Forests cover as much as 64.7% (or 3.47 million hectares) of Uttarakhand's 53,483 square km area. Of this, 42% is under dense forests. Protected areas form nearly 15% of the state’s land and 23% of the total forest cover. According to forest scholar, the late JS Mehta, 31% of Uttarakhand’s total forest area (10,621 sq km) is covered by pine, and 9.5% by oak or broadleaf tree species (3,178 sq km). Mixed forests cover 7,354 sq km and commercial plantations or lesser productive forests cover 5,000 sq km.

The ban on green felling above the elevation of 1,000 metres has benefitted pine trees the most, as it is hardy, fast-growing and avoided by animals. On the other hand, pine needles decompose very slowly and feed forest fires. The absence of timely pruning or rotational cutting has meant that pine has started entering the sal forests at the foothills and the broadleaf forests at even higher altitudes.

There is only one way forward: Taking preventive measures on time. Our forests are catching fire at the ground level, not at the level of the canopy as in California or at the bush level like in Australia. Hence, fire prevention work needs to begin early. In November itself, disaster management teams should start working in every district. Various departments should contribute to the efforts: People’s representatives, women’s groups, students, teachers, National Service Scheme volunteers, and the National Cadet Corps, all should take part.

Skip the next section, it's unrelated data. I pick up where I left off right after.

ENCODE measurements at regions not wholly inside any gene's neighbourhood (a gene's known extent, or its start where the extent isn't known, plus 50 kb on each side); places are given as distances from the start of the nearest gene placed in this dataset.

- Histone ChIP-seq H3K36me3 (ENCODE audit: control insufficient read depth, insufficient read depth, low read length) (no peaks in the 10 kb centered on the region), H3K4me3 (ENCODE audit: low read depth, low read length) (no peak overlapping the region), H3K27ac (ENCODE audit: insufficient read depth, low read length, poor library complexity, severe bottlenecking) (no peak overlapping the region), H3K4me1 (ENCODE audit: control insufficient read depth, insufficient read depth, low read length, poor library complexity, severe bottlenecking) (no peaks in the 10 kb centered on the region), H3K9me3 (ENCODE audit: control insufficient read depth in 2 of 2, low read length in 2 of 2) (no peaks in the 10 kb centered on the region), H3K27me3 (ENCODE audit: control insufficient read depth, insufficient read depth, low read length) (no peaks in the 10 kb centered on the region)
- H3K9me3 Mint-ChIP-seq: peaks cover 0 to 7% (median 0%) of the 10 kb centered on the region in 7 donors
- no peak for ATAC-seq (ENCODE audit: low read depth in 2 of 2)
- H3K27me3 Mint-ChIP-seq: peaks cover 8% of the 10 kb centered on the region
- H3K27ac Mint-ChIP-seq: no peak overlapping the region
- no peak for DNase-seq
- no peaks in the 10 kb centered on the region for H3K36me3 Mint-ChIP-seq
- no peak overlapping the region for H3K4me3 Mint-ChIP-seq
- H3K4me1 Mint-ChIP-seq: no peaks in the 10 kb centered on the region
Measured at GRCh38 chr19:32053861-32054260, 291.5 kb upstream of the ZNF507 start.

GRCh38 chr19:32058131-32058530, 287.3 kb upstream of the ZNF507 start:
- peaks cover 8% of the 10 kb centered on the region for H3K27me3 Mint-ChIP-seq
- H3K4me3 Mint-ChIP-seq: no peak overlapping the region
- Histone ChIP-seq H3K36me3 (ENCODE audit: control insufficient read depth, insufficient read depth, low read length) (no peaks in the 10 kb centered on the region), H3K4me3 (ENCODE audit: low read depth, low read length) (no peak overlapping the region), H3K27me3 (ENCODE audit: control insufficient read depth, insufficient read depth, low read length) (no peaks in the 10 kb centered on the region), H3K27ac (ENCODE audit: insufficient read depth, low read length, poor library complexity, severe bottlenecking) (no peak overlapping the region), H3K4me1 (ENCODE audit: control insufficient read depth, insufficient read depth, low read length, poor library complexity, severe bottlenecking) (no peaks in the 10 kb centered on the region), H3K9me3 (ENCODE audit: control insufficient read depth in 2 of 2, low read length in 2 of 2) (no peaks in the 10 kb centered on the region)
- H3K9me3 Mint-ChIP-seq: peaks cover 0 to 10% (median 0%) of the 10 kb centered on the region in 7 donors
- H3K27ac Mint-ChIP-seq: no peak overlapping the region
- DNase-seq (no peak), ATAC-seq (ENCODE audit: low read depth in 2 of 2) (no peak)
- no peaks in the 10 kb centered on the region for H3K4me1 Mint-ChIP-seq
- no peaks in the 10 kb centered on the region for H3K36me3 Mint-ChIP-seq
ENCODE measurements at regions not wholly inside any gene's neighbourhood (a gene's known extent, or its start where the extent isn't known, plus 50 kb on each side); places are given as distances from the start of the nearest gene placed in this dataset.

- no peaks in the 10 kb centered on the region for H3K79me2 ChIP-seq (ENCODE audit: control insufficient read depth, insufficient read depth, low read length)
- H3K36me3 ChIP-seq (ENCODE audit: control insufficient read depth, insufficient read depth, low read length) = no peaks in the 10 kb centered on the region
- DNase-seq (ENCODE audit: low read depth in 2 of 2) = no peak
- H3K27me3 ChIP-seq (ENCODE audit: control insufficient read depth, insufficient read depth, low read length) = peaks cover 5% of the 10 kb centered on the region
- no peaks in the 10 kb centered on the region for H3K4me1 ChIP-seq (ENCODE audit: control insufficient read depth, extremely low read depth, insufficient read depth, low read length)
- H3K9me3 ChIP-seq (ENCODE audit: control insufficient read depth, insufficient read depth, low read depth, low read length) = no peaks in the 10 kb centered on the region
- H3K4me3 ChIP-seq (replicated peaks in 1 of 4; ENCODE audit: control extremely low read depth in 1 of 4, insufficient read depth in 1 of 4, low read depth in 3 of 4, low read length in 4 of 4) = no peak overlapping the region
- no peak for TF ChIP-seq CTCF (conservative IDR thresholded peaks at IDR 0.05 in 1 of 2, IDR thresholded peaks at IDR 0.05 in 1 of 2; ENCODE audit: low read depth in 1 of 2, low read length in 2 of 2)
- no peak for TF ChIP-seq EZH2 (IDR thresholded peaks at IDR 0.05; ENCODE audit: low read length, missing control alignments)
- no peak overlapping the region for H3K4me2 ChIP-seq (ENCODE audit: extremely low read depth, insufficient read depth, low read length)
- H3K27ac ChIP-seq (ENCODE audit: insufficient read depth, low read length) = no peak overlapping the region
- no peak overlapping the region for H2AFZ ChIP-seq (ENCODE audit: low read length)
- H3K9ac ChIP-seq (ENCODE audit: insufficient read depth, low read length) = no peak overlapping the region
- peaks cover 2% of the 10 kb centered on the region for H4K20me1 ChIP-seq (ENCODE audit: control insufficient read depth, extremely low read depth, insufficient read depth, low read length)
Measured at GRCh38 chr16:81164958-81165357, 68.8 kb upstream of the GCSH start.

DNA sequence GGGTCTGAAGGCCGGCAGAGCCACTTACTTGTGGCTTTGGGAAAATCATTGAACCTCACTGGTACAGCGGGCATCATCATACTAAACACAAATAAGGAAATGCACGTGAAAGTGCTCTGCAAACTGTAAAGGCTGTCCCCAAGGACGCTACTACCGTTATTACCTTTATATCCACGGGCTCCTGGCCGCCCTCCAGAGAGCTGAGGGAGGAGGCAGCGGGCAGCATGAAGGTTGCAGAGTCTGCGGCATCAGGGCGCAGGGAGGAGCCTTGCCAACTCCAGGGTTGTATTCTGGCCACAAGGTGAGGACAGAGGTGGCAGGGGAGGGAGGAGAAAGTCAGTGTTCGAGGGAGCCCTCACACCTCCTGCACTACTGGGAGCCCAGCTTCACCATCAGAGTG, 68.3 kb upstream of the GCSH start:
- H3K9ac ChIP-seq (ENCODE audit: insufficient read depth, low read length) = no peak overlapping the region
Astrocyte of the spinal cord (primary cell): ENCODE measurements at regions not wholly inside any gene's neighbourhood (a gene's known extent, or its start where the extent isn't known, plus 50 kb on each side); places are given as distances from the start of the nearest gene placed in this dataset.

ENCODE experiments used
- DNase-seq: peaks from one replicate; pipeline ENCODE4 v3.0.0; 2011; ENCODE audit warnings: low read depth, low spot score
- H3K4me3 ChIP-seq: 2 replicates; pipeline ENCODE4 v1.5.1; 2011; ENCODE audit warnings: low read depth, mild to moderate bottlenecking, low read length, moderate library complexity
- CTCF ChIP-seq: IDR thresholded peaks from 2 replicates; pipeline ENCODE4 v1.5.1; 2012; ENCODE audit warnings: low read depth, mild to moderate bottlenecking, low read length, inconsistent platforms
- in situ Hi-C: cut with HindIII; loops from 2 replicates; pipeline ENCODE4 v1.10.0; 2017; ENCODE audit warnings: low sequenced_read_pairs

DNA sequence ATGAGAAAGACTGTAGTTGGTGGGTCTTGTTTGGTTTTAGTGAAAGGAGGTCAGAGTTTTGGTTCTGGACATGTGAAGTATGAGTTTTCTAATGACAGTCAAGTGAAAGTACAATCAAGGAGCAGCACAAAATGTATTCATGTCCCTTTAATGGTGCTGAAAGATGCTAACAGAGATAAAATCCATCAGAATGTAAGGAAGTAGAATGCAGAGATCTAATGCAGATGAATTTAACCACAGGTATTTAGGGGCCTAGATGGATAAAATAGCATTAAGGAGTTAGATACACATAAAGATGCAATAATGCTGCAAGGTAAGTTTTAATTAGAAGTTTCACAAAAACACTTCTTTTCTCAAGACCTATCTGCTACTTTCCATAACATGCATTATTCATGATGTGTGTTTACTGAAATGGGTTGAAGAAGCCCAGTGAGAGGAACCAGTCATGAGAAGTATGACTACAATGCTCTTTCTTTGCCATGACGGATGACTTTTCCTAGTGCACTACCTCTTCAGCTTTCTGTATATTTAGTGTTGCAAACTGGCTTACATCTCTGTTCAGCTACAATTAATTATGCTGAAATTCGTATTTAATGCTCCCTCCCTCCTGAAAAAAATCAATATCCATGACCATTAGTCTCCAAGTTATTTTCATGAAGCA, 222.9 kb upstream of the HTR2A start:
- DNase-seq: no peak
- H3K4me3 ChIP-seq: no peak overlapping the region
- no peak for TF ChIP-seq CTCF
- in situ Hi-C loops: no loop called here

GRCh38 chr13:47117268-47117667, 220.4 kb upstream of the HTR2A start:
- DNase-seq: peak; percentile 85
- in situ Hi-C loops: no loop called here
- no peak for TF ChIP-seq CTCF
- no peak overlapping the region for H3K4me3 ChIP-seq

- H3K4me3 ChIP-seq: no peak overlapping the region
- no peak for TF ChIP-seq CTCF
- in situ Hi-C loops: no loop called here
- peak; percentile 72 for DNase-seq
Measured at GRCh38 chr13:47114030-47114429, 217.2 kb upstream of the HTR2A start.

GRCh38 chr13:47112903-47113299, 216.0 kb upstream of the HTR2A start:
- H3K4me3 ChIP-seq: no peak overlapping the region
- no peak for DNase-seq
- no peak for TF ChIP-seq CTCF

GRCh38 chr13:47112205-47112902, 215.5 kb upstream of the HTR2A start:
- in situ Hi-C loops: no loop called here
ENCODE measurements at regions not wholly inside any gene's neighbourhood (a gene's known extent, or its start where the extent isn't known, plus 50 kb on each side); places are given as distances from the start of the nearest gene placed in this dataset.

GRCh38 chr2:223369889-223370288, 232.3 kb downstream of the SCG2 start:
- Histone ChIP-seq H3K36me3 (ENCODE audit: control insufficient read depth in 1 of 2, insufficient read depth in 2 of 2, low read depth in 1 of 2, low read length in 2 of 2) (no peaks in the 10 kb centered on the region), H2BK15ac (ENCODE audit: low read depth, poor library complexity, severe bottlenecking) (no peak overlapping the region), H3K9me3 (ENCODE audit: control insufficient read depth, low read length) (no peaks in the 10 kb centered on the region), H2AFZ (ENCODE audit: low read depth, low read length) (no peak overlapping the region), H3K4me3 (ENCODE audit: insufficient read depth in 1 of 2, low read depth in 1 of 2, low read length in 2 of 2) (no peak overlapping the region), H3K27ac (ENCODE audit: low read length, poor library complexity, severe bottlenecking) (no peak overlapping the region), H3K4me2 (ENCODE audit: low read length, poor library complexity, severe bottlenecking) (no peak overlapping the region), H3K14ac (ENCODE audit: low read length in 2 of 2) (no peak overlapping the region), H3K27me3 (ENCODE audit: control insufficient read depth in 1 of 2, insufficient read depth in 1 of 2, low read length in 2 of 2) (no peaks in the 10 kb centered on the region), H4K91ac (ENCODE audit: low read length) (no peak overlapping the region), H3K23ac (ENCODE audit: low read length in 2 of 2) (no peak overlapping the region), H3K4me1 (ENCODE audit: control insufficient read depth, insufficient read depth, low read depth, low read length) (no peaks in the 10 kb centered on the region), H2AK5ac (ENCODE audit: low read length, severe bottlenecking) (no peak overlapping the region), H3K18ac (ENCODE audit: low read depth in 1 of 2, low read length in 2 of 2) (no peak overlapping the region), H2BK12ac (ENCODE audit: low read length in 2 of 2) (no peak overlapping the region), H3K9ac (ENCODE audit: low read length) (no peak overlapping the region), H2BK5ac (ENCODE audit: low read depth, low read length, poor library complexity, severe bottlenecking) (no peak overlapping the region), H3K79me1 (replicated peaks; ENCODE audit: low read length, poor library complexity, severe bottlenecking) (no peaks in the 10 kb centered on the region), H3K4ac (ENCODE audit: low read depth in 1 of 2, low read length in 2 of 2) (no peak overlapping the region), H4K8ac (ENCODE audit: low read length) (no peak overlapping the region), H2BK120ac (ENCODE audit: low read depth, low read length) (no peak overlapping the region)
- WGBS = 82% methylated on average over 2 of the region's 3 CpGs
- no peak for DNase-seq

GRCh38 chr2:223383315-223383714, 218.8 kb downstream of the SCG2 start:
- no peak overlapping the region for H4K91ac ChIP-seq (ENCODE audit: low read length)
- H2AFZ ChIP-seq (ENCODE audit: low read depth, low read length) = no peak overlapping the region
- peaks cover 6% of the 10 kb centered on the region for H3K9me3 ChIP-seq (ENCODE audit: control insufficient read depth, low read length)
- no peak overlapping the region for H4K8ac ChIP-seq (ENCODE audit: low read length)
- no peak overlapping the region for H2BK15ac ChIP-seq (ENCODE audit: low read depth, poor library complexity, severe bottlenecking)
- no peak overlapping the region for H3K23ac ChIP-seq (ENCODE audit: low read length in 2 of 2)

Fire control lines (at least 10 metres wide) inside the forests and along the roads need to be made and kept clean to eliminate the possibility of fires. Satellite information and mapping should be used. Only an aware society and a responsible administration can put such information and science to use.

Pine needles need to be removed. These can be used to generate electricity and fuel (Avani, a voluntary organisation, and some others have successfully started doing this). The broadleaf forests should be expanded and water conservation pits (or chaal-khaal) must be created. Pine is not without its uses: Pinewood is good for making homes, cooking fuel, and for funeral pyres. It is also a key raw material for many industries. The mantra should be: Use pine, but don’t allow it to encroach on oak territory. Let it stay in its native area. It will grow again after the fire. But the renewal of broadleaf forests is tougher.